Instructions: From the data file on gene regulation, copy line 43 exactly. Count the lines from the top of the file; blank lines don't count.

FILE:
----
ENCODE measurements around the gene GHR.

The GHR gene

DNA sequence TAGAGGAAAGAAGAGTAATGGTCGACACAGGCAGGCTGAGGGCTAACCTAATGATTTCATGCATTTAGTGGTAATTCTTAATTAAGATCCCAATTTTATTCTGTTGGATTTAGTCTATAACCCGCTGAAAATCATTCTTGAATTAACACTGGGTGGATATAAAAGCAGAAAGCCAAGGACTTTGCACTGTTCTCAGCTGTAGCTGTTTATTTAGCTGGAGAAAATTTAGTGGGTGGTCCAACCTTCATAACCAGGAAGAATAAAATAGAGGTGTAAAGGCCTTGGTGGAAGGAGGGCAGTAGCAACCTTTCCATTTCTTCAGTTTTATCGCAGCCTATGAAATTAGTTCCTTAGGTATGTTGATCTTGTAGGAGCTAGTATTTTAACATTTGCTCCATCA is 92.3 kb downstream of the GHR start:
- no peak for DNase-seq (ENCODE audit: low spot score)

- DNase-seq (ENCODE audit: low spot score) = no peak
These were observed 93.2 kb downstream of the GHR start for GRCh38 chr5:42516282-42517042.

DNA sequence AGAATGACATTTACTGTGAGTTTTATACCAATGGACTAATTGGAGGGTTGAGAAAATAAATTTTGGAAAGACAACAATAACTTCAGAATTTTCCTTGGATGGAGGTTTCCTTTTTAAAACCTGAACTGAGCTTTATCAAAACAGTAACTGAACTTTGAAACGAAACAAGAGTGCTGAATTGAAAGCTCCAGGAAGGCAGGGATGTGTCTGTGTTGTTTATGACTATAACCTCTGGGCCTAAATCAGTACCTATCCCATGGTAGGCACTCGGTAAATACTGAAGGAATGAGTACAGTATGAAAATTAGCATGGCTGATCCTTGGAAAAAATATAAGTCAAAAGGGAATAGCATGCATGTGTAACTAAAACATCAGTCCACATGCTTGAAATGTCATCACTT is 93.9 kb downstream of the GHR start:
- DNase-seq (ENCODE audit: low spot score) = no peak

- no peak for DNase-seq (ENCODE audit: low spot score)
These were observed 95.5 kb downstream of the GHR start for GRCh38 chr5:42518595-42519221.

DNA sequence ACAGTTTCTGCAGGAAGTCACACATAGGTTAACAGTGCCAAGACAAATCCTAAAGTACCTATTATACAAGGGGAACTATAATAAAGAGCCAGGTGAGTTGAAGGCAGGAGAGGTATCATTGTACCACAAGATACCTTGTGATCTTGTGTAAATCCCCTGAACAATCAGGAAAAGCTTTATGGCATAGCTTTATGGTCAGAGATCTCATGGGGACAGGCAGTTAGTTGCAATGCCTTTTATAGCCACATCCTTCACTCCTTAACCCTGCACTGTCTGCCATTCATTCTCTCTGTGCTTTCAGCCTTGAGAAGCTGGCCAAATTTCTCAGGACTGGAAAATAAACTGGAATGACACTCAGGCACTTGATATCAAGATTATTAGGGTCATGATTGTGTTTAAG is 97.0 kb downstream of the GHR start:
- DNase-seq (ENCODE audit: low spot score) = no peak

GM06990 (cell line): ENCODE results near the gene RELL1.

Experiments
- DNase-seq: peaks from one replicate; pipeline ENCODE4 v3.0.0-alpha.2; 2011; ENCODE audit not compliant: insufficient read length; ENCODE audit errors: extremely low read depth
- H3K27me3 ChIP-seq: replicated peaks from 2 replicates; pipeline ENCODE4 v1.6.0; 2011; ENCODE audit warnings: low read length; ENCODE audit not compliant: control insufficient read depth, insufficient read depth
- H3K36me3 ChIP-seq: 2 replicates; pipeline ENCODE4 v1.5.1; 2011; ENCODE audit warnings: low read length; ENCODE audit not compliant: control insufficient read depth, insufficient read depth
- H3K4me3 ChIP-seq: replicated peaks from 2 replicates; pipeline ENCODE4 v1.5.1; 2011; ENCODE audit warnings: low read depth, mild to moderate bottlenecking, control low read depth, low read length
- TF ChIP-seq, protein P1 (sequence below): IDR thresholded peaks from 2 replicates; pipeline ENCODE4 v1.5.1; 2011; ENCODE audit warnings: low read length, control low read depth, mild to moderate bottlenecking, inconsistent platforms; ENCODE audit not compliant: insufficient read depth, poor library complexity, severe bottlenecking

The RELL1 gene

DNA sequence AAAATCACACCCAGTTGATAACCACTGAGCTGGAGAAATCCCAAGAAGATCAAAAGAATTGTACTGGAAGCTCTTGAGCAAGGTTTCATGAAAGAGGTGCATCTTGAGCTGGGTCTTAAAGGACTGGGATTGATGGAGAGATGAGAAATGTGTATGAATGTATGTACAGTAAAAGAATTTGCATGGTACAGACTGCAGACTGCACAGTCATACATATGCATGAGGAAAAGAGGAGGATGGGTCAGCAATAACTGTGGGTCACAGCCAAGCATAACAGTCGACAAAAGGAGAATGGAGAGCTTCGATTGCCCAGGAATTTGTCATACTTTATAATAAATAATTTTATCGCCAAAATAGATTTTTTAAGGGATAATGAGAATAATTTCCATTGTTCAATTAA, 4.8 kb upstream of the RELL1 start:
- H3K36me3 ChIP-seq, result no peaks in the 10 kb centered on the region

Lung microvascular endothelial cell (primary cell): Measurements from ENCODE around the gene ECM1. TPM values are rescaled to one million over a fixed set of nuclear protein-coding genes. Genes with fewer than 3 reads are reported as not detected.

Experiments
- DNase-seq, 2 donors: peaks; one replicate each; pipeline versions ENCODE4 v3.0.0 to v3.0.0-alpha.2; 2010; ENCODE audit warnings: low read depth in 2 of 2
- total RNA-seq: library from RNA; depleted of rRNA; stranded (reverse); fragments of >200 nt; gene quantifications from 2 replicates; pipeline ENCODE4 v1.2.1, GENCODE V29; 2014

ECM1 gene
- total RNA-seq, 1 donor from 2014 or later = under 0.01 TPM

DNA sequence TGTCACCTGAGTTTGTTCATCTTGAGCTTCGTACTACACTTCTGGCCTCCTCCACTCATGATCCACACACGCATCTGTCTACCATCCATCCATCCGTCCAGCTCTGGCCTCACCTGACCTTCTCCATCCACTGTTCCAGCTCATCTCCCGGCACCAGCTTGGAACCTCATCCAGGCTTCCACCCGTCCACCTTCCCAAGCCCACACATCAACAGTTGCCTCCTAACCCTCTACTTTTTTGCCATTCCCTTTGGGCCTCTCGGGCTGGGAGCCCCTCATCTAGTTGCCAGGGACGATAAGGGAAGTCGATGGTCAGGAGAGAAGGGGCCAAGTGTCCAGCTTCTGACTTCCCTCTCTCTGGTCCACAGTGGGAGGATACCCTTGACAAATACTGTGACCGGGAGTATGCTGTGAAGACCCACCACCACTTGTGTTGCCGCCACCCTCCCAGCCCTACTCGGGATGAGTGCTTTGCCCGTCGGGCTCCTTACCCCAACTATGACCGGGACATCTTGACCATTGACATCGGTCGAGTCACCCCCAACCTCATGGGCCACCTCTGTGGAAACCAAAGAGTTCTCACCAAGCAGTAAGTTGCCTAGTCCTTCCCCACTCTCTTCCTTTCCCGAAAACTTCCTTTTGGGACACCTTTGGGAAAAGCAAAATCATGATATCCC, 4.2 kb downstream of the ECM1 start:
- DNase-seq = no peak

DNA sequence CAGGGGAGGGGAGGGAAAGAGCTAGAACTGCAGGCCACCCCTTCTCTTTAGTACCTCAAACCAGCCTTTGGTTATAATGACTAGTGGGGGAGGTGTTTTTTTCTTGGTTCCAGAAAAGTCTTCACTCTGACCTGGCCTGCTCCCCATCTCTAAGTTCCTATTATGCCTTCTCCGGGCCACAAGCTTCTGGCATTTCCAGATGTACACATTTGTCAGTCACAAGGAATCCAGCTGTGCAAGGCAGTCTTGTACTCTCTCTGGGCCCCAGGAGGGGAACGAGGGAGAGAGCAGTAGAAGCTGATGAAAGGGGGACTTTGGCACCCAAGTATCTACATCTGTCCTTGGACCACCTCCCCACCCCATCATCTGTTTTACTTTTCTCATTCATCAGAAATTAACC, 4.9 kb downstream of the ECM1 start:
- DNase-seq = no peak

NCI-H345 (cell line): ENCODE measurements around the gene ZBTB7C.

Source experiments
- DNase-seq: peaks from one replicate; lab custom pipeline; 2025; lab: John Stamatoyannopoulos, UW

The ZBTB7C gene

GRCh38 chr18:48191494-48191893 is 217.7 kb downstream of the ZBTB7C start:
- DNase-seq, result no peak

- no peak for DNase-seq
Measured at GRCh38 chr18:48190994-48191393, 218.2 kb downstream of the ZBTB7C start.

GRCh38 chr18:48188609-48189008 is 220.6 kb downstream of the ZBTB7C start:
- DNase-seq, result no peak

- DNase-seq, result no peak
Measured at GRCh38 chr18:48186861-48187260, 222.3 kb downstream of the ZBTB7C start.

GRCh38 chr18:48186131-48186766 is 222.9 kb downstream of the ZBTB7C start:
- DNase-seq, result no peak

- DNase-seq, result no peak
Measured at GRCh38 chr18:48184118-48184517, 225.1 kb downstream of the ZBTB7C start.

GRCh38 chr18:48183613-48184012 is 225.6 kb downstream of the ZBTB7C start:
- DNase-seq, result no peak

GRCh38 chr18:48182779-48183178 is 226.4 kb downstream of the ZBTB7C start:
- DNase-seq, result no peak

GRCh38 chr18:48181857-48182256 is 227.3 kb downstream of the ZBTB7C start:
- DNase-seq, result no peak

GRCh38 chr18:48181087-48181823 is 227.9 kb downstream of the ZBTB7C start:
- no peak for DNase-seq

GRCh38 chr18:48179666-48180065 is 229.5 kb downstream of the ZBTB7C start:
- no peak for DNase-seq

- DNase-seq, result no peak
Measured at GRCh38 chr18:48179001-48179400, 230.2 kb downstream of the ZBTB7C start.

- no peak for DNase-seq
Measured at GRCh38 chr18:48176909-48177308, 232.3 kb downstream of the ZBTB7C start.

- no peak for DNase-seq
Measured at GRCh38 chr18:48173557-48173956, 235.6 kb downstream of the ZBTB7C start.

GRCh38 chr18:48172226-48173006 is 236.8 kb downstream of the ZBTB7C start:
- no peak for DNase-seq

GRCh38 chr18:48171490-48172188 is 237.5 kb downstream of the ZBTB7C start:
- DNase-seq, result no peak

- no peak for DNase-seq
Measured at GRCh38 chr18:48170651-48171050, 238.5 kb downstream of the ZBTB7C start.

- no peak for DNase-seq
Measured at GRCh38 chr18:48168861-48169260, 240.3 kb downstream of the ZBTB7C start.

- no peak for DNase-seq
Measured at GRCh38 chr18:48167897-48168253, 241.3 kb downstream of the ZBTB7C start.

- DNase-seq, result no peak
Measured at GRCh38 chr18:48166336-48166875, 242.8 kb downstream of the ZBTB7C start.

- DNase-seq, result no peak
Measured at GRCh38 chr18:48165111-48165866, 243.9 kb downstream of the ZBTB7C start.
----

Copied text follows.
- DNase-seq, result no peak